The ongoing restoration of sanity in Apapa area is undoubtedly bringing life into the metropolis with businesses resurfacing and absconded landlords returning to their houses. But as commuters want the Mile-2 TinCan axis to be cleared, stakeholders want the tempo of orderliness sustained even as those who are benefitting from the gridlock are lamenting. MURITALA AYINLA reports
When the Presidency inaugurated a task force headed by Vice-President Yemi Osinbajo to clear up the gridlock in Apapa and its environs within two weeks, many residents and stakeholders in the area were not too excited. That was following previous series of such pronouncements which were never fulfilled.
The task force popularly called task team was set up as a result of a presidential directive, which ordered the removal of trucks on bridges and roads in Apapa as well as the restoration of law and order in that part of Lagos.
The directive mandated immediate removal of all trucks from the bridges and roads within Apapa and all adjoining streets leading into the Apapa axis.
The Presidential taskforce was headed by the Osinbajo
While the Vice President chairs the task force, its daily operations are supervised by an Executive Vice Chairman, Comrade Kayode Opeifa. The former Commander of the Rapid Respond Squad, RRS, Hakeem Odumosu, CP and ACP, Bayo Sulaiman , a former Chairman, Lagos Taskforce on Enforcement and Special Offence Unit led the enforcement team.
Other membership of the team is drawn from the Presidential Enabling Business Environment Council (PEBEC), Nigerian Ports Authority and the Nigerian Shippers Council, representatives of the Truck Transport Union and the Lagos State Government through the Lagos State Traffic Management Authority (LASTMA).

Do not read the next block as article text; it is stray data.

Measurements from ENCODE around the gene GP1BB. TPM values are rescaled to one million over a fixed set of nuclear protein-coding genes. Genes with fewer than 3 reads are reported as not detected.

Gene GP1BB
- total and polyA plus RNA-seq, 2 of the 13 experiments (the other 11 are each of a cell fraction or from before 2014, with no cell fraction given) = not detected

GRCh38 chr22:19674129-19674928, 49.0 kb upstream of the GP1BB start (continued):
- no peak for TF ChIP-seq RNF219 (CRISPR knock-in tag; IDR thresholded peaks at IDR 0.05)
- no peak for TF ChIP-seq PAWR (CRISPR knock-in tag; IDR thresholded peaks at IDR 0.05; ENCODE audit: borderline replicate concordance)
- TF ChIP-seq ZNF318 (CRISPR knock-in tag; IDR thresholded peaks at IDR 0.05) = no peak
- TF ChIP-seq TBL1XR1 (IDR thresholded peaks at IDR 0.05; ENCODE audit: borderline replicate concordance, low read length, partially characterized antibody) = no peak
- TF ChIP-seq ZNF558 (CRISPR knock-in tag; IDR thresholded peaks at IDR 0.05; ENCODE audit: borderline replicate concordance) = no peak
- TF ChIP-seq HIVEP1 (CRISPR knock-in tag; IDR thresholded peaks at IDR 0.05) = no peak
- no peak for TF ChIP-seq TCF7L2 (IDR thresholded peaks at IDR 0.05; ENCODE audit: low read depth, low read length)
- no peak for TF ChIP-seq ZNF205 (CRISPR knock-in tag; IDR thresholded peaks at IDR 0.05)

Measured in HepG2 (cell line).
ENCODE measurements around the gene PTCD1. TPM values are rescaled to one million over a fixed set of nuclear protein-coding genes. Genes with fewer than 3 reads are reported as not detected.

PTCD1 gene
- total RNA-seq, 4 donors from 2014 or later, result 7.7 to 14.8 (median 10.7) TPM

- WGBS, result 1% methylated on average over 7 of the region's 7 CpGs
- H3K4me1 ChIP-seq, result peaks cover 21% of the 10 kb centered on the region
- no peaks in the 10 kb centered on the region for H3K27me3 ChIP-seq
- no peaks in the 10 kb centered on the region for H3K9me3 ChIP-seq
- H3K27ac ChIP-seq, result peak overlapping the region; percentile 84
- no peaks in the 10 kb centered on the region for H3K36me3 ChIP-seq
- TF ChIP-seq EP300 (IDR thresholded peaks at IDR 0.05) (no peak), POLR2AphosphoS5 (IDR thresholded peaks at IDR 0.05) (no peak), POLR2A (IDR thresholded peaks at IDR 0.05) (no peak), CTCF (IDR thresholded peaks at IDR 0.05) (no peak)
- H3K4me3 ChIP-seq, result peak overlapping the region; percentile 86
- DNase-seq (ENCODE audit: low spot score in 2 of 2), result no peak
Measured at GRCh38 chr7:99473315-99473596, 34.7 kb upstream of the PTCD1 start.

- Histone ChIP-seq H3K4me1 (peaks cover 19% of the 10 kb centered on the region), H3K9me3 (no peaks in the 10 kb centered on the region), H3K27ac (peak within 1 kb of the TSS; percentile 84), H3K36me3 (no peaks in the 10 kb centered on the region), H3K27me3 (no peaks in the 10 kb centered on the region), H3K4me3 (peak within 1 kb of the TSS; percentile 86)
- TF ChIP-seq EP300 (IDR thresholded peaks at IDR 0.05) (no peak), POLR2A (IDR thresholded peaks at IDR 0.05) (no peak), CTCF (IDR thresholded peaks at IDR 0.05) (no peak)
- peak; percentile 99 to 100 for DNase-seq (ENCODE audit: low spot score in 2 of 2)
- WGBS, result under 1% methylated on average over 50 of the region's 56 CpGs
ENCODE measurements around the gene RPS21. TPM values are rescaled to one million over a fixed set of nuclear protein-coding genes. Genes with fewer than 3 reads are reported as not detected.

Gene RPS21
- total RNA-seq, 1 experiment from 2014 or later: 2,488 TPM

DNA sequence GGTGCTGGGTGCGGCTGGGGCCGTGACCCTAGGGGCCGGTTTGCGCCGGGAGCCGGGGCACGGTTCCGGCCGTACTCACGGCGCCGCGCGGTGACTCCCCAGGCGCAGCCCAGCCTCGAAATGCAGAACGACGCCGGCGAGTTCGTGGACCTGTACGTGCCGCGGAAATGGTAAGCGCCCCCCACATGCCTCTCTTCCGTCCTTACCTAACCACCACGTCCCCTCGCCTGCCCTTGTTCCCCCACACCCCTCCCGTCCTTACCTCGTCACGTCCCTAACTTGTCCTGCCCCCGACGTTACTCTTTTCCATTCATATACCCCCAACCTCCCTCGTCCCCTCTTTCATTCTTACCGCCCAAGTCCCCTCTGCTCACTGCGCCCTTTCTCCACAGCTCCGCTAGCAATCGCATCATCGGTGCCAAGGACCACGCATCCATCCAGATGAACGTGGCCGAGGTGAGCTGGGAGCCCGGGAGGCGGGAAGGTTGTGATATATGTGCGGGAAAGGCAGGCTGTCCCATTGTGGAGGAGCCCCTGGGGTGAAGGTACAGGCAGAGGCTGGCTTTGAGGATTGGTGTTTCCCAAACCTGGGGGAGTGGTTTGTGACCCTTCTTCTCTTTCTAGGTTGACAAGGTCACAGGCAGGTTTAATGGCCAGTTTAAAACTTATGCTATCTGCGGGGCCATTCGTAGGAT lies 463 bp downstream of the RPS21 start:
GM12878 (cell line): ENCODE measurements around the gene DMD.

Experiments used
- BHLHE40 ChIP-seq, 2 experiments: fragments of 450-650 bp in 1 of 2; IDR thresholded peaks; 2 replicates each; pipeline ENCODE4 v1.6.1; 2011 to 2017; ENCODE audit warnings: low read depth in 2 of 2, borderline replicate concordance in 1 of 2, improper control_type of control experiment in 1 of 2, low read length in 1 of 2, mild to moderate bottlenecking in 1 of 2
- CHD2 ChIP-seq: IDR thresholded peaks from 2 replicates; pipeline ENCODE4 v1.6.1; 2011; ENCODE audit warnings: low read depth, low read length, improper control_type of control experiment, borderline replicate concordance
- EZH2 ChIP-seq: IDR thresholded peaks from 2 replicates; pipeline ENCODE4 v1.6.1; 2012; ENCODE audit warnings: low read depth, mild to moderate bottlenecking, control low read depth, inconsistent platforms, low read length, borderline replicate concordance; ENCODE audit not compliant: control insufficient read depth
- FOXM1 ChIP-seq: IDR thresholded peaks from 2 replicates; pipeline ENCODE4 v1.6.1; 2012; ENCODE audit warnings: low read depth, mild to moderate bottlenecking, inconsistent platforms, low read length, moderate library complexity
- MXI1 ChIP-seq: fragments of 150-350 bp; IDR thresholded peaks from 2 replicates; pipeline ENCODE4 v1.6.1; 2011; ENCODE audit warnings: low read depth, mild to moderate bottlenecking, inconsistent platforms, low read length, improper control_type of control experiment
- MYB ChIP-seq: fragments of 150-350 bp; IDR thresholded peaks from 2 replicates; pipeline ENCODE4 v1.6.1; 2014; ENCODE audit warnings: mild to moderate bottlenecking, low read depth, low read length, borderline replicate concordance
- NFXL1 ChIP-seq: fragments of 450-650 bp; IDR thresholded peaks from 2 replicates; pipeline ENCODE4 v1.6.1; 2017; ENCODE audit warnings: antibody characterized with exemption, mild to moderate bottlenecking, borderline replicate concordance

The taskforce was among other things expected to facilitate evacuation of trucks and tankers indiscriminately parked on the roads and bridges to vacate the Port Access Roads within the next 72 hours. But sacrosanct in the implementation of the order was continuous stakeholders’ engagement. The taskforce was also given mandate to restore law and order to guide Port Area traffic via the deployment of an efficient and effective traffic management plan for the entire port area traffic, including the cargo, fuel distribution and business district traffic and effective traffic management integrated manual Call-up system pending the introduction of an electronic call-up system among other plans.
Prior to the latest intervention, Apapa and its environs had become “no go areas” for many Lagosians. Nuisances resulting from indiscriminate and senseless parking of containerized trucks and tankers had discouraged many from having anything to do on the axis. Transportation was literarily halted as no one could move from one place to the other. Going out and returning home for residents was a Herculean task. Businesses gradually shut down with increasing transportation frustration. Moving in and out of Apapa became a mission impossible with plethora of stationary trucks on the road which made the roads impassable.
For years that the problem was allowed to linger, the state’s economy was badly affected as business activities in the area were crippled. The conundrum has also claimed so many lives while values of properties became depreciated with so many businesses closed down with residents fleeing the areas in droves.